Village mayor seeks Sterigenics shutdown
Stop Sterigenics community group plans protest Saturday at firm’s headquarters in Oak Brook
By Ted Cox
The mayor of Willowbrook has renewed calls for the Sterigenics facilities there to be shut down, as testing of air and water for the carcinogenic ethylene oxide continues.
After the latest testing by the U.S. Environmental Protection released last week detected EtO at two sites close to Sterigenics, Willowbrook Mayor Frank Trilla released a letter this week citing uneven test results and renewing calls for the medical sterilization firm to be shut down.
“We ask that the state and county seek immediately an interim order requiring that Sterigenics shut down its Willowbrook facilities until such time as the U.S. EPA, state, county, and village can determine why such high levels of EtO were detected” a month ago, Trilla wrote.
According to the mayor, Willowbrook will test EtO levels indoors at the Village Hall and Police Building over a 30-day period. Meanwhile, the Gower School Distrct is re-routing buses away from areas where EtO was recently detected.
On Thursday, water was being tested at local homes in the area for EtO and ethylene glycol, a byproduct local residents suspect might have been released into the water supply. Ethylene glycol is highly toxic and is used in antifreeze.
“We’ve been fighting for this for a while now,” said Neringa Zymancius, of Stop Sterigenics. She added there were more than 100 wells in the area subject to contamination.
The Stop Sterigenics community group has called a protest for noon Saturday at the Sterigenics Headquarters at 2015 Spring Road in Oak Brook. According to the group, recent tests in Willowbrook and Burr Ridge have found “elevated levels (of) EtO in our air, in our homes, in our schools.” They too called for an immediate shutdown.
“It’s getting to the point of frustration,” Zymancius said. “They’re still operating!”
Attorney General Lisa Madigan filed suit in October to shut down Sterigenics at the request of the Illinois EPA, but the case is working its way through the courts while additional testing is conducted.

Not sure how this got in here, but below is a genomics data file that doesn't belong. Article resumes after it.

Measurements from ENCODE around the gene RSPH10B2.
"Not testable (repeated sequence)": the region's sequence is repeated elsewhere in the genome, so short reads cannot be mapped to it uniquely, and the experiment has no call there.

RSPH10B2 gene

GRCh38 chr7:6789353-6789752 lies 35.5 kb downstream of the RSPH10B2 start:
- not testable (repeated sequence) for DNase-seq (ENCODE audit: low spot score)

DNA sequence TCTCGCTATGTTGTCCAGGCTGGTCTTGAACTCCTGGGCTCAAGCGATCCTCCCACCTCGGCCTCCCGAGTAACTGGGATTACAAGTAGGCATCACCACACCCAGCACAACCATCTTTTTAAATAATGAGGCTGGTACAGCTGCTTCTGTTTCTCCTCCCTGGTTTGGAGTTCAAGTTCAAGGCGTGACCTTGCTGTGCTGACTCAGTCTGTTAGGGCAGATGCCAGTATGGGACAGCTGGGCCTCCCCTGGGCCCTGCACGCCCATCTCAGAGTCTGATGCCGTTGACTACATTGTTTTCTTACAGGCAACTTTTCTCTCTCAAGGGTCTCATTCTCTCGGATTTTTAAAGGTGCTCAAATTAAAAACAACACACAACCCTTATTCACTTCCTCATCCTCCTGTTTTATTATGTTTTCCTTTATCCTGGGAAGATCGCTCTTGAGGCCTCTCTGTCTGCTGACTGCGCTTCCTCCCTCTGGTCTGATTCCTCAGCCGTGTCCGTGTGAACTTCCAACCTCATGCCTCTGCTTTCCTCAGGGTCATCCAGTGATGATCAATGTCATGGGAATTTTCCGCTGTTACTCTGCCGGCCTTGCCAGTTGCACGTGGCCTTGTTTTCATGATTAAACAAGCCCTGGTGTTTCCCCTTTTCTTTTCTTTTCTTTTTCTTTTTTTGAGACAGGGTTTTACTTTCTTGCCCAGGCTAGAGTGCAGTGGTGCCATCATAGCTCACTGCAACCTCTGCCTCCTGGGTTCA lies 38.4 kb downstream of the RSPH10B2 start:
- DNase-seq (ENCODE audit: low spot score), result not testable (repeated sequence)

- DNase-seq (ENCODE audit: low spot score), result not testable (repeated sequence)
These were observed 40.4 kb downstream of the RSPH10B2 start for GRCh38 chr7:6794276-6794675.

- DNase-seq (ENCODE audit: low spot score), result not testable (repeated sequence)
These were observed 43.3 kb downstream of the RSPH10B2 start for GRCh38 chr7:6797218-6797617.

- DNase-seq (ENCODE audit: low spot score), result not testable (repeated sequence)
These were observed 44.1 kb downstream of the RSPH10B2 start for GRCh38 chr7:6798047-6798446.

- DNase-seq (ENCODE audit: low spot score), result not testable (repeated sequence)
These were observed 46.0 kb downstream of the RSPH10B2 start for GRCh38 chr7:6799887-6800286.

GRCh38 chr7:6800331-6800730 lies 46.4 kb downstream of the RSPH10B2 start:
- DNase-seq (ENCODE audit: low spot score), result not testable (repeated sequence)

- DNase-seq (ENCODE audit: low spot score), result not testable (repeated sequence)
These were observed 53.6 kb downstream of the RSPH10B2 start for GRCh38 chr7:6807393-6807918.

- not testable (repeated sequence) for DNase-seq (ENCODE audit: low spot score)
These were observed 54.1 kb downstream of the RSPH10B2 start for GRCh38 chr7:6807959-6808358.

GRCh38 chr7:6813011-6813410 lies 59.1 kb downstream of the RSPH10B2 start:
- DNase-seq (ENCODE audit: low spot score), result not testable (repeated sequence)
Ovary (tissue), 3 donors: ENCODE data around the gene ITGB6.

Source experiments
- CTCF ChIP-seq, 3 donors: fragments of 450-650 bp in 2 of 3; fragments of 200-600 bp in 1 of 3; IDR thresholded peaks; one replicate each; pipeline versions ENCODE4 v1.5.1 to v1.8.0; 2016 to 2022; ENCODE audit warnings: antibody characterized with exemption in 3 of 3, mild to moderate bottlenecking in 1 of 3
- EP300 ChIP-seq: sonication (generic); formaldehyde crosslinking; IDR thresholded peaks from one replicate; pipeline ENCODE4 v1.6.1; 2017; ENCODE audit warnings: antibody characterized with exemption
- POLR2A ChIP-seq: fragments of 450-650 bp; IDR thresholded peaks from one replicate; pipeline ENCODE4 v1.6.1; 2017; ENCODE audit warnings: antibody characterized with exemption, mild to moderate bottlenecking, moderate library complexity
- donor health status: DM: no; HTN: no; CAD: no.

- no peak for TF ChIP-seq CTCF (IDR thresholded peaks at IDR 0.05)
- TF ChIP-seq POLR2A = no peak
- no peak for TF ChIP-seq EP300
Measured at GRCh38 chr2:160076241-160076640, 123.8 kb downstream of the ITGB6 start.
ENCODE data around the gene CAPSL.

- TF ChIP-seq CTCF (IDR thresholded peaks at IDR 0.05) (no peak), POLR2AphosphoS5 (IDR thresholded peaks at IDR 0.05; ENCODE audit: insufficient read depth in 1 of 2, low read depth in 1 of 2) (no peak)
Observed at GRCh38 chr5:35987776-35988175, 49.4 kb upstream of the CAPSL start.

According to Zymancius, the EPA or IPEA could move to shut down the firm citing the Clean Air Act, but neither has taken action. She said testing by the EPA a month ago found no traces of EtO near parks and schools, but testing conducted at the same time by Willowbrook through an independent firm did, which is one reason why the village persists in conducting its own tests.
Gov. Bruce Rauner has owned stock in Sterigenics through investments, and Madigan has previously charged that the IEPA was slow to pass along emissions data on the firm. She also charged that the U.S. EPA warned Sterigenics about a known cancer cluster in the area months before the U.S. Department of Health and Human Services warned residents about it, blaming Sterigenics and EtO, and that the IEPA knew about it as well and withheld information from the public.
Sterigenics has insisted it has released EtO into the air below legal limits, and it blamed the most recent test results on “a number of factors including proximity to sources of EtO, of which there are many including exhaust from diesel trucks and automobiles, and the weather conditions on the days that samples were collected.” Zymancius scoffed at that excuse.
U.S. Sens. Tammy Duckworth and Dick Durbin have joined other state congressional Democrats in calling for new EtO limits to be set. They point out that EtO was only formally declared a carcinogen two years ago in the last months of the Obama administration, and the Trump administration has not addressed that by resetting legally permissible emissions of the chemical.